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George Selgin exposes some important details lurking in the lunacy of “modern monetary theory [2].” Here’s George’s conclusion:

I realize that, in pointing to a seemingly minor error within the large body of writings that make up Modern Monetary Theory, I might be accused of nit-picking. But I plead not guilty, for such minor errors are an important source of MMT’s popular appeal. It’s often by dint of them, rather than any genuinely innovative or profound insights, that Modern Monetary Theorists succeed in turning otherwise banal truths about the workings of contemporary monetary systems into novel policy pronunciamentos that are as tantalizing as they are false.

George Will rightly ridicules the nonsense peddled by proponents of this lunatic ‘monetary theory [3]‘. A slice:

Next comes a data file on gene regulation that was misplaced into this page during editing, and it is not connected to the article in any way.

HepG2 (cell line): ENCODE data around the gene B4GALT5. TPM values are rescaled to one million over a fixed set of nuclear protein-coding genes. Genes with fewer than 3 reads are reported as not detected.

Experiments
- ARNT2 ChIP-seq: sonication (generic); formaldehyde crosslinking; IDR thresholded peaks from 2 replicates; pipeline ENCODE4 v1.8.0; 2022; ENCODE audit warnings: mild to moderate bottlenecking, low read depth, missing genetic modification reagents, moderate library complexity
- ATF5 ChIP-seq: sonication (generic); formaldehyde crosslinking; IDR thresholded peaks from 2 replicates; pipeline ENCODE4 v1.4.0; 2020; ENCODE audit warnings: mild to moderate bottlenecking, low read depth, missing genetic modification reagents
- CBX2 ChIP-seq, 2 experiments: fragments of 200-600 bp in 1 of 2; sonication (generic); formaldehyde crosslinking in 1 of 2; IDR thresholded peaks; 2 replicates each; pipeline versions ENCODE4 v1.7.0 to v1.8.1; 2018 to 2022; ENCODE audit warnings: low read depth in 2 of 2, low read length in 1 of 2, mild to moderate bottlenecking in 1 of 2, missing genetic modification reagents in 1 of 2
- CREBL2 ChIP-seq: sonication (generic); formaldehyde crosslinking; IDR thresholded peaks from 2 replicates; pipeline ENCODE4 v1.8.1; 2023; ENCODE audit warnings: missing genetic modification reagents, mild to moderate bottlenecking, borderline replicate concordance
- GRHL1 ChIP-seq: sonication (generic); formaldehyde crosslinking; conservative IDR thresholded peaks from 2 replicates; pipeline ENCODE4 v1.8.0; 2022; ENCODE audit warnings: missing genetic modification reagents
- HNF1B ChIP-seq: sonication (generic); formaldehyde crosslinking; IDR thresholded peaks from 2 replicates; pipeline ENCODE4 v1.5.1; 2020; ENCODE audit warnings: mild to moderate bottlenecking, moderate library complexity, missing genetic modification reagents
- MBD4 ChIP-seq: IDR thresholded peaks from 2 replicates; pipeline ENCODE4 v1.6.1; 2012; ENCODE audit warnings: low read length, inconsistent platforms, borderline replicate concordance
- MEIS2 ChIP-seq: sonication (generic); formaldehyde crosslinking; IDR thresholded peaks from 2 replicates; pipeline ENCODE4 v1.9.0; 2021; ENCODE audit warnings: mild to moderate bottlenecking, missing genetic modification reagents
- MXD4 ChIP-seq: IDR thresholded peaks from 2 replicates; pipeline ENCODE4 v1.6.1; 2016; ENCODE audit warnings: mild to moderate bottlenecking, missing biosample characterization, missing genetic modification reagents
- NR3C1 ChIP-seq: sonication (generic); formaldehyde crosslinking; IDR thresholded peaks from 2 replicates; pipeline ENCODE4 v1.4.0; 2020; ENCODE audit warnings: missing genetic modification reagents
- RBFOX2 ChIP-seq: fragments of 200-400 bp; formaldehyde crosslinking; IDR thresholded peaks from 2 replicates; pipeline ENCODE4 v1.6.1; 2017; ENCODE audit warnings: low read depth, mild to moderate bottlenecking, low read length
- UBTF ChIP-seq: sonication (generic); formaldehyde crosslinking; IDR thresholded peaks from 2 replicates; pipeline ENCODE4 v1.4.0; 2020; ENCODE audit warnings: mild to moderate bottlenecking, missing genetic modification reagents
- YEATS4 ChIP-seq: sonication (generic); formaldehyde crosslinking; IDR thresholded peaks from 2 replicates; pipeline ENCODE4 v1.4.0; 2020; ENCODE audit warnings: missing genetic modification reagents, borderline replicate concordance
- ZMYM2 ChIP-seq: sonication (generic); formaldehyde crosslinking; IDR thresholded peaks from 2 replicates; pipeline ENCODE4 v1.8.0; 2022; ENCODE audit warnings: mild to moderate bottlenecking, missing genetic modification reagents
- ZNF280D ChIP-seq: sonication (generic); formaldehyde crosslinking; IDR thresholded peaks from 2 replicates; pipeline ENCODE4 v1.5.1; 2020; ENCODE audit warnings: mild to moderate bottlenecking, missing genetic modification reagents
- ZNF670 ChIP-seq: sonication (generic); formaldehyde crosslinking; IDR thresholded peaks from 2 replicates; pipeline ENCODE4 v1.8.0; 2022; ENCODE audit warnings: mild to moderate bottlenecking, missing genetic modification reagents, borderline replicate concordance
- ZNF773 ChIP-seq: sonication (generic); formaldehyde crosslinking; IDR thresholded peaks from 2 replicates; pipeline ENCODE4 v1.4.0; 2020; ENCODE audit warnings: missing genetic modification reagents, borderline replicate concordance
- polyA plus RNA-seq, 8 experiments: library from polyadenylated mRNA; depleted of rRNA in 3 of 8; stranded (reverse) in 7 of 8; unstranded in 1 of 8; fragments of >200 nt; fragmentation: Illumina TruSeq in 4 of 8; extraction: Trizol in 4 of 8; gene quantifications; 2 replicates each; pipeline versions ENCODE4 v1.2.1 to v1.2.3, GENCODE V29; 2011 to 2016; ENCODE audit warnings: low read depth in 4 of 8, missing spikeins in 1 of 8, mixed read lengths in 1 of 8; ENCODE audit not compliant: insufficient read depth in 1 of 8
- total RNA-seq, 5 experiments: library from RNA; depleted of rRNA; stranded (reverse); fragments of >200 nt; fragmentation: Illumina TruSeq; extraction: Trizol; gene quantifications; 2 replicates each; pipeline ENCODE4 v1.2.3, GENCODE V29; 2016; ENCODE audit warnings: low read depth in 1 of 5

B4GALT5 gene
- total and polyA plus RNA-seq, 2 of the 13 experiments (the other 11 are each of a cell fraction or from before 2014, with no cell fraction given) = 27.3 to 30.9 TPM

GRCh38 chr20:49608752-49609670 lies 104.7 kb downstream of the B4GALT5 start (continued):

Today’s Democratic presidential candidates sound like late-night infomercials: “A Green New Deal! Medicare-for-all! Reparations for some! Free college for the young! Increased Social Security for the elderly! BUT WAIT! THERE’S MORE! At no additional cost, you get Modern Monetary Theory.”

Scott Sumner again joins the fun of revealing ‘modern monetary theory’ lunacy [4].

Vincent Geloso counsels economists to first do no harm [5].

I agree with Arnold Kling that William Easterly is far too accommodating of Suresh Naidu, Dani Rodrik, and Gabriel Zucman [6].

Omar Al Ubaydli writes sensibly about so-called ‘trade deficits. [7]

Chris Edwards points out the folly of subsidizing passenger rail service [8].

Wall Street Journal columnist Holman Jenkins warns that the biggest threat to 5G is the D.C. swamp [9]. Here’s his conclusion:

When so many competitors are screeching that a deal is “anticompetitive,” it’s a pretty good sign that the public interest would be served by letting it go ahead. That’s a more reliable rule than any [the U.S. Department of] Justice seems likely to apply in the case.

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